Once again, AHF urgently requests you to take action on this matter by denying Sovaldi and other unjustifiably high-priced Hepatitis C medications from your drug formulary until an affordable price is available.

About AIDS Healthcare Foundation

AIDS Healthcare Foundation (AHF), the largest global AIDS organization, currently provides medical care and/or services to more than 279,000 individuals in 32 countries worldwide in the US, Africa, Latin America/Caribbean, the Asia/Pacific Region and Eastern Europe. To learn more about AHF, please visit our website: www.aidshealth.org , find us on Facebook: www.facebook.com/aidshealth and follow us on Twitter:@aidshealthcare .

1 NPR,"$1,000 Pill For Hepatitis C Spurs Debate Over Drug Prices.” December 2013.http://www.npr.org/blogs/health/2013/12/30/256885858/-1-000-pill-for-hepatitis-c-spurs-debate-over-drug-prices

2 NPR,"$1,000 Pill For Hepatitis C Spurs Debate Over Drug Prices.” December 2013.http://www.npr.org/blogs/health/2013/12/30/256885858/-1-000-pill-for-hepatitis-c-spurs-debate-over-drug-prices

3 Bloomberg: At $84,000 Gilead Hepatitis C Drug Sets Off Payer Revolt http://www.bloomberg.com/news/2014-01-27/at-84-000-gilead-hepatitis-c-drug-sets-off-payer-revolt.html

SOURCE: AIDS Healthcare Foundation

AIDS Healthcare FoundationLos Angeles, CA, USA Ged Kenslea Communications Director+1-323-791-5526 [mobile]+1-323-308-1833 [work] gedk@aidshealth.org orAIDS Healthcare FoundationWashington, DC, USA Tim Boyd Director of Domestic Policy+1-213-590-7375 [mobile] timothy.boyd@aidshealth.org

Copyright Business Wire 2014

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Online Expert HCV Advice Now Available

aasldsmallidsasmall

Embargoed for Release Until:
Wednesday, January 29th 6 p.m. ET

Contacts:
Jennifer Ford, IDSA (703) 299-0412
Greg Bologna, AASLD (703) 299-9766

Online Expert Advice for Clinicians Treating Hepatitis C Now Available at
HCVguidelines.org

Today, the American Association for the Study of Liver Diseases (AASLD) and the Infectious Diseases Society of America (IDSA), in collaboration with the International Antiviral Society-USA (IAS-USA), announced the launch of a new website, HCVguidelines.org, that will offer up-to-date guidance for the treatment of hepatitis C virus (HCV) infection.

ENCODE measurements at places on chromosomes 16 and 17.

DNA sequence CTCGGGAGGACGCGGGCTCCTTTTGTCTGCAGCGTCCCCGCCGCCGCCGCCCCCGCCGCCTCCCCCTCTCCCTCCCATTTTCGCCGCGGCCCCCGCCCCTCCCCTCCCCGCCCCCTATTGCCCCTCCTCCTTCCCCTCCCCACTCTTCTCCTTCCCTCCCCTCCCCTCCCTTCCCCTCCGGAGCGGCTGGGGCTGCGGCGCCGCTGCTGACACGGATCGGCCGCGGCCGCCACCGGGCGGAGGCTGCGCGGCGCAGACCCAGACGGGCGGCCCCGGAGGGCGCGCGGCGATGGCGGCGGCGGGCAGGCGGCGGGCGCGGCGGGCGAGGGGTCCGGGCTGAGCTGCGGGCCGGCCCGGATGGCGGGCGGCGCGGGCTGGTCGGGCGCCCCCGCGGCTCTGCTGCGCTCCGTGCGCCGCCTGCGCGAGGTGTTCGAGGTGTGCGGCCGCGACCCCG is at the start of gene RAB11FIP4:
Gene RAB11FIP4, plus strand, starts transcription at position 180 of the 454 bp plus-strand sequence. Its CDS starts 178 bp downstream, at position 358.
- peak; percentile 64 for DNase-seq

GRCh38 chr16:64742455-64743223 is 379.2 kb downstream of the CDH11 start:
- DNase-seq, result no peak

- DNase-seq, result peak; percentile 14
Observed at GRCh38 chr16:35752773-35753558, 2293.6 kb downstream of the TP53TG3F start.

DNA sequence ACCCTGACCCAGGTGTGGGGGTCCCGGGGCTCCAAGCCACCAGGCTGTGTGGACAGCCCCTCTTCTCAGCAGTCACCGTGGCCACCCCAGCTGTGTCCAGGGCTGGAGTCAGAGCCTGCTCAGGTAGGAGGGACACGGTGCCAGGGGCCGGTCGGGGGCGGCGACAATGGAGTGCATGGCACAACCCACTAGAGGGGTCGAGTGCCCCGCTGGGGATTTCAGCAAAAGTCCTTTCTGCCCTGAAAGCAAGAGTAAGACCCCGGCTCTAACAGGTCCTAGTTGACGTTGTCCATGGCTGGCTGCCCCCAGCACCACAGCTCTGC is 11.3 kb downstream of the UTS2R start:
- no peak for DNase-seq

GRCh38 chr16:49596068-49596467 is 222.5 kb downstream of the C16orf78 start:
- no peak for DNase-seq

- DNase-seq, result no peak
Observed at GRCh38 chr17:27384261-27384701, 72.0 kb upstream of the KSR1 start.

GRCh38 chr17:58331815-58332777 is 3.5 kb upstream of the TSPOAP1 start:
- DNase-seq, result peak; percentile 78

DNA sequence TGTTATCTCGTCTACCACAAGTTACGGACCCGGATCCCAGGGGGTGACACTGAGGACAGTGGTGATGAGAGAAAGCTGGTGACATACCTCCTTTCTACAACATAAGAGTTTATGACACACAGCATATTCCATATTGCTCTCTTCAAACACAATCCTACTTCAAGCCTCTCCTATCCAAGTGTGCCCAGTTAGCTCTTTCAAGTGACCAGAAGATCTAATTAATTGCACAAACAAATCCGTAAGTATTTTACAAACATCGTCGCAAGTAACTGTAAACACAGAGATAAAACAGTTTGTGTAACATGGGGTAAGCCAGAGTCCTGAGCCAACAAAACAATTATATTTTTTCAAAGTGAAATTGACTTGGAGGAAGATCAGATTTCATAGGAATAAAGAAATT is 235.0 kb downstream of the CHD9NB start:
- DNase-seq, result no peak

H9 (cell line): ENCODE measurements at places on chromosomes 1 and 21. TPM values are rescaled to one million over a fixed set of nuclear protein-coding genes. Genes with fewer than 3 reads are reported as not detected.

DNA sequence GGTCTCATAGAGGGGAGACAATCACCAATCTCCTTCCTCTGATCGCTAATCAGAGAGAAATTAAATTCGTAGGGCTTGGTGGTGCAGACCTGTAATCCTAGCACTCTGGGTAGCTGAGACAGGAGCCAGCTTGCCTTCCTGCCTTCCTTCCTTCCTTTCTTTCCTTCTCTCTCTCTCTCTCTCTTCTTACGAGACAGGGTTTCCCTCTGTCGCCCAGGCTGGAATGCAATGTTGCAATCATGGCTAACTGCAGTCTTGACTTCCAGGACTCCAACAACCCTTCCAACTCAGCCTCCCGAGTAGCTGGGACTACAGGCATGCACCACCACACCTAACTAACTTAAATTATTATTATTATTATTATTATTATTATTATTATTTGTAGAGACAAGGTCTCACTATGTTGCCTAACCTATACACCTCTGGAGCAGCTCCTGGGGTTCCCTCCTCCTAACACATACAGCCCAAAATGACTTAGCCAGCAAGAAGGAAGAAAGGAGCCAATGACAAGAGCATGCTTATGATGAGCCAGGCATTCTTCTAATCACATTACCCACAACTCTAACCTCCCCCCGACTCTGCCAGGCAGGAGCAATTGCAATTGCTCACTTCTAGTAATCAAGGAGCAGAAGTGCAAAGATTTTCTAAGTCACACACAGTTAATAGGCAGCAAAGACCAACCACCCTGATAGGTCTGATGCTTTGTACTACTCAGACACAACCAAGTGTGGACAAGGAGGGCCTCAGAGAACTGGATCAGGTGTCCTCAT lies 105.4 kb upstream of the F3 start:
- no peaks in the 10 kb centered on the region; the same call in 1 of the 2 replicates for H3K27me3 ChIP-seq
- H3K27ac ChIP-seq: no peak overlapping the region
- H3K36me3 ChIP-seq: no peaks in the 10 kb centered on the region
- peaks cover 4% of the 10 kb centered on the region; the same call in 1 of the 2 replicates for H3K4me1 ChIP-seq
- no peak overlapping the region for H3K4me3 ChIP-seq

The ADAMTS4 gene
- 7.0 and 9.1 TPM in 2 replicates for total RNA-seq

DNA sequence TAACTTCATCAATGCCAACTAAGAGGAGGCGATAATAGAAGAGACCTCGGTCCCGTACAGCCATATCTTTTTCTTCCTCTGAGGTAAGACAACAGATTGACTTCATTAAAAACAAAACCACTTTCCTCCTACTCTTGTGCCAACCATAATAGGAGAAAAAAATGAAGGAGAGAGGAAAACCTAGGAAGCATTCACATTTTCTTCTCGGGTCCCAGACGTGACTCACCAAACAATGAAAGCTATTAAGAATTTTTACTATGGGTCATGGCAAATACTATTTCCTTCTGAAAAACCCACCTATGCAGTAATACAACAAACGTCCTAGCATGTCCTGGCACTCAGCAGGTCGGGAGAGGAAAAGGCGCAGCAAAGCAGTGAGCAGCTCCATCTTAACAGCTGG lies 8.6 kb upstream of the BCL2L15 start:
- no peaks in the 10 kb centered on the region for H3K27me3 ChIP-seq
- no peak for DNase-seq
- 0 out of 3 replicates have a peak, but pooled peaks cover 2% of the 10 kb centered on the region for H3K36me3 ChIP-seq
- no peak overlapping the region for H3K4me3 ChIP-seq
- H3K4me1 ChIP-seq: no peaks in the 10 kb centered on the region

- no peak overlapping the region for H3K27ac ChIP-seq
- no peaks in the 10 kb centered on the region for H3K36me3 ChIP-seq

It is estimated that between 3 and 4 million Americans are infected with HCV and have chronic liver disease as a result. The most recent generation of direct-acting antivirals has the potential to cure most patients with HCV. However, the rapid pace of drug development has left medical providers and insurance companies unsure what the optimal treatments are. The guidance provided through HCVguidelines.org will assist clinicians in using these and other treatments in the care of their patients.

HCVguidelines.org is the result of an ongoing collaboration between the two medical professional societies and IAS-USA. A panel of 27 liver disease and infectious diseases specialists and a patient advocate developed evidenced-based, consensus recommendations for the screening, treatment and management of patients with HCV. This guidance will be made available for health care providers who treat the disease and others who need updated information on the best practices. The site will be updated regularly to keep pace with improved diagnostic tools and new drug options as they meet Food and Drug Administration approval.